And then I had a son of my own.
Almost three years ago, I gave birth to a beautiful little boy with a head much too large to fit through my body. Thanks to the gift of a C-section, Enoch was born healthy and happy, 8 pounds 4 ounces. Like most new mothers, I had come to the hospital fully prepared to breastfeed my little boy. Oh, what joy we would share! Awash in post-natal hormones! He would latch and life would be a dream! Of course, as many of you will already know, nursing is not easy. It’s very, very difficult. Especially with a first baby. I tried to nurse, I tried so hard. I tried different body positions for Enoch, I tried different latch techniques, I spoke with the lactation consultant and nurses. But for those four days in the hospital, as I recovered from my C-section, I saw my little boy lose weight at an alarming rate.
I felt desperate. All I wanted was to feed my baby, to offer him the food he needed from my breasts which were positively bursting with milk to give. Everything began to feel hopeless. It was that sort of post-baby crazy that really only comes about from a perfect cocktail of hormones, milk coming in, the anxiety of the hospital environment, and the very real fact of Enoch’s weight loss. It felt like the world was coming to an end, because I couldn’t feed my hungry, thirsty little boy. And I honestly don’t think that’s an exaggeration of how I felt in that moment.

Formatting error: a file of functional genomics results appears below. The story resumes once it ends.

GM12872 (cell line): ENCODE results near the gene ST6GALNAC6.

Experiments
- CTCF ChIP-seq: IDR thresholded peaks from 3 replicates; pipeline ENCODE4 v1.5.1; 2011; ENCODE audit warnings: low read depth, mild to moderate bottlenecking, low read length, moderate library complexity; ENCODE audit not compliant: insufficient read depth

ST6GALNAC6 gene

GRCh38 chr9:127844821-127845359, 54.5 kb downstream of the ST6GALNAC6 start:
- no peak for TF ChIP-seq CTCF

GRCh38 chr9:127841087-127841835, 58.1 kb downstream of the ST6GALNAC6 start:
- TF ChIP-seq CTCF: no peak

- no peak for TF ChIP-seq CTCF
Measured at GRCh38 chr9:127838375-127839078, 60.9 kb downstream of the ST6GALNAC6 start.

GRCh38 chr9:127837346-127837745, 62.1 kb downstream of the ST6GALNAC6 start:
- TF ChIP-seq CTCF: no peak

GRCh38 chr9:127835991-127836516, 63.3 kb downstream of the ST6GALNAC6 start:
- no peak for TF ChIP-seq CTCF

A few months later, I was reading the story of Hagar for a class assignment, and I found myself overcome by the text. Somewhere in the space of experiencing my own child’s hunger, I was changed. The idea that a mother would leave her child under a bush, so that she didn’t have to experience his cries, it felt real to me. I remembered feeling so powerless to care for my own son, so unable to tend to his most basic needs. Hunger and thirst, they were issues I had known in my own bones, in my own breasts, in my own son. They couldn’t be plot points for me anymore. Not now that I had a son of my own, a child for whom I would do anything, a creature dependent upon me for food and water.